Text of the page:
B2B Social Media: To Connect or Not to Connect

Social Media Networking

 

Friends and colleagues occasionally ask me if they should accept the various connection requests from social media platforms like LinkedIn, Twitter, and Facebook. This usually leads to a lively discussion since most business people are faced with this issue on a regular basis.

 

On one end of the continuum are those that are of the opinion that all social media connection requests should be honored. An example of this type of person is a LinkedIn LION (LinkedIn Open Networker) who basically says that they will accept a connection from anyone, anywhere, regardless of whether that person has had any prior contact. Likewise, a person who encourages you to friend them on Facebook just because they follow you on Twitter fits this open networking mold. Think of these people as highly responsive networkers.

At the other end of the continuum are those who believe they should not connect with anyone they don’t know personally and with whom they have not had a prior relationship (business or personal).  These are the individuals who seldom send their own connection requests and who ponder long and hard before accepting your request. Think of these people as reluctant networkers.

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So who is right, the responsive or reluctant networking crowd? For most of us, the answer is usually somewhere in between and depends on the answers to these questions:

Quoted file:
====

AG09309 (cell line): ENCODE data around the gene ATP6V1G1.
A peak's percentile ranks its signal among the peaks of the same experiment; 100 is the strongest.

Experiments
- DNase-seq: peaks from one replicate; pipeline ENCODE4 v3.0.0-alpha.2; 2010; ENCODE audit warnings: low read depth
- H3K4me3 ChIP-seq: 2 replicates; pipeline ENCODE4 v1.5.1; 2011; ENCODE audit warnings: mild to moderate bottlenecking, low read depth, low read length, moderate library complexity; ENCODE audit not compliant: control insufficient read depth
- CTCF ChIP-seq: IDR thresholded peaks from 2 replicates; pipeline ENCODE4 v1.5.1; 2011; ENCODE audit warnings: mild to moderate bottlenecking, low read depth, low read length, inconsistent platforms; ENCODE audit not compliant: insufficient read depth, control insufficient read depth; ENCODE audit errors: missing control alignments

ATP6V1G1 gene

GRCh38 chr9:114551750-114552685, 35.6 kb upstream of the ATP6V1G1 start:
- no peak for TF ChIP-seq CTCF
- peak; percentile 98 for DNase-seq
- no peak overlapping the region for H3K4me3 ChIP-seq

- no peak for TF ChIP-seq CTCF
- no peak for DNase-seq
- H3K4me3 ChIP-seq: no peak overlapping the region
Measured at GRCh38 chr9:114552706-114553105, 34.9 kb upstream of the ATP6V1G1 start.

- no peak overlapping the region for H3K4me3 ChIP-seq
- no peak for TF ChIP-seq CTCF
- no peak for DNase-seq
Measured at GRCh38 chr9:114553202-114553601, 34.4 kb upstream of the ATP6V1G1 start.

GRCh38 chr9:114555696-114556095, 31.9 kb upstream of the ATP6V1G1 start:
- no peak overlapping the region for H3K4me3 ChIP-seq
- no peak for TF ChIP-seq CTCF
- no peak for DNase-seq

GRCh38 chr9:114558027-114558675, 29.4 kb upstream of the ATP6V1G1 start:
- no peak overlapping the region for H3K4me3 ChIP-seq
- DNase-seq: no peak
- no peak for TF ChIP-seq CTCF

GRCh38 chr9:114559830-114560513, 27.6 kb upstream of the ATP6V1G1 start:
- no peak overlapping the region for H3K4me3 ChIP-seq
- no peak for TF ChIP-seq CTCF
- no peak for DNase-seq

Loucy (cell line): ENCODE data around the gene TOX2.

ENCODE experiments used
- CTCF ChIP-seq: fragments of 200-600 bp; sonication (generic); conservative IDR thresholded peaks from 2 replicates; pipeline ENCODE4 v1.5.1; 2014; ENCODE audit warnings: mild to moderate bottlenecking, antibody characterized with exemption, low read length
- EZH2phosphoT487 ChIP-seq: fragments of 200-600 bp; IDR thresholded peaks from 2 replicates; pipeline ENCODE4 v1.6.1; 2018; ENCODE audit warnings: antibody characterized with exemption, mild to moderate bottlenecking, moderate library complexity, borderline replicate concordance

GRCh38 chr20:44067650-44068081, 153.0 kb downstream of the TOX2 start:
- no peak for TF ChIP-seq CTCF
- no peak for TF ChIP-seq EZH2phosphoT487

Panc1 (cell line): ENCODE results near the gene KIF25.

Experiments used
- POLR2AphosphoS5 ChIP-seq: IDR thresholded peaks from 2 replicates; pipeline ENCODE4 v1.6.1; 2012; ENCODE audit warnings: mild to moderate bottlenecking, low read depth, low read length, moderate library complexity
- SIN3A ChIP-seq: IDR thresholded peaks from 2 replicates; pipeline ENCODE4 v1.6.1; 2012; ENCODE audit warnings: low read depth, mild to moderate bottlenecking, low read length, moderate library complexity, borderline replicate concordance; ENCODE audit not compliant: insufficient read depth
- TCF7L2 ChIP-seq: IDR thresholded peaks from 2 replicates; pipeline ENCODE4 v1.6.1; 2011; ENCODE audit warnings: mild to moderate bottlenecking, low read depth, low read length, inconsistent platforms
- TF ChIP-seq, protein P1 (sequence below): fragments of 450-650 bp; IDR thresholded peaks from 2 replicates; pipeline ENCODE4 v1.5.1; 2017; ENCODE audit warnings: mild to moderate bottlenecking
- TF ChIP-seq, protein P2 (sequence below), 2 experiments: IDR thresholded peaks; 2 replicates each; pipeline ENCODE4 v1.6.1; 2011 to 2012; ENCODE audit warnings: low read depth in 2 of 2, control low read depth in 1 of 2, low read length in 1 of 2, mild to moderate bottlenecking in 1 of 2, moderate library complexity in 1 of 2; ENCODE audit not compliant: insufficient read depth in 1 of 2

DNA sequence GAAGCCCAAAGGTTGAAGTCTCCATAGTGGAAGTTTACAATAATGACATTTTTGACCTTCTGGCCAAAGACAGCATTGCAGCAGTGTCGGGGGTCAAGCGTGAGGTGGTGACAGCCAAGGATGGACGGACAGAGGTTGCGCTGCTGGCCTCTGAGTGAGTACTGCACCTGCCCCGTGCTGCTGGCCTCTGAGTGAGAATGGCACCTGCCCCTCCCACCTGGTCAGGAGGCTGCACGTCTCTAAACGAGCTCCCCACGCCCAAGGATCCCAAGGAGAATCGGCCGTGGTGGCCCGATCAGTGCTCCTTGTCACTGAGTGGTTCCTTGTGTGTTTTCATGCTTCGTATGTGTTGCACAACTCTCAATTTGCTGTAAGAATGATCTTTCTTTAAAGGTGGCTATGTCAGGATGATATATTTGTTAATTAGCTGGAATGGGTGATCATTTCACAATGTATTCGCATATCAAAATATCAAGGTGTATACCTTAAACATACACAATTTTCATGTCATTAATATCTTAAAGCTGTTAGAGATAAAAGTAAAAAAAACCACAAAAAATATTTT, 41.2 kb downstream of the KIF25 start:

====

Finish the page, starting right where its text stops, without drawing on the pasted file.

• Are you in a business that depends on networking? The model for our business, Fusion Marketing Partners, is pull marketing. We don’t spend money on advertising and we don’t pursue prospects with a sales strategy. Rather, we publish lots of content about B2B marketing and spread the word through social media. Obviously, this strategy is predicated on connecting with lots of individuals and companies. By contrast, my wife is in a profession where networking is not particularly helpful, so she chooses not to spend her time on social media.
  • Do you mind having a public persona?  Lots of connections means that your public profile is spread far and wide. Are you okay with lots of people knowing about your business activities or would you prefer to keep a low profile (pun intended)?
  • Are you responsible?  Reputations are made and broken online and the more followers and connections you have, the more difficult it can be to hide any negative aspects of your business life.  For example, if you and I are both connected to John Smith, it is very easy for me to call John and get the confidential scoop on your business competence and personal ethics.
  • Are you active in social media? The point of social media networking is to support the rest of your marketing and sales by driving awareness, leads, and revenue. Your contacts need to see what you are up to on a regular basis, and this is difficult to do unless you commit to some level of reasonable social media activity.

My decision process for LinkedIn is that I will accept invitations from quality individuals even if I have had no prior contact with that person. On Twitter, I let anyone follow me but will ban those who prove to be shady or overly promotional. On Facebook, I only accept requests from friends or close business colleagues.

Having a larger network exposes you to more potential prospects, partners, employees, friends, etc.  To put this another way, the size of your social media network can definitely go a long way towards shaping the size of your net worth.

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Christopher Ryan

Christopher Ryan has 25 years of marketing, technology, revenue growth experience. As both a marketing executive and services provider, Chris has created and executed numerous programs that build market awareness, drive lead generation and increase revenue.
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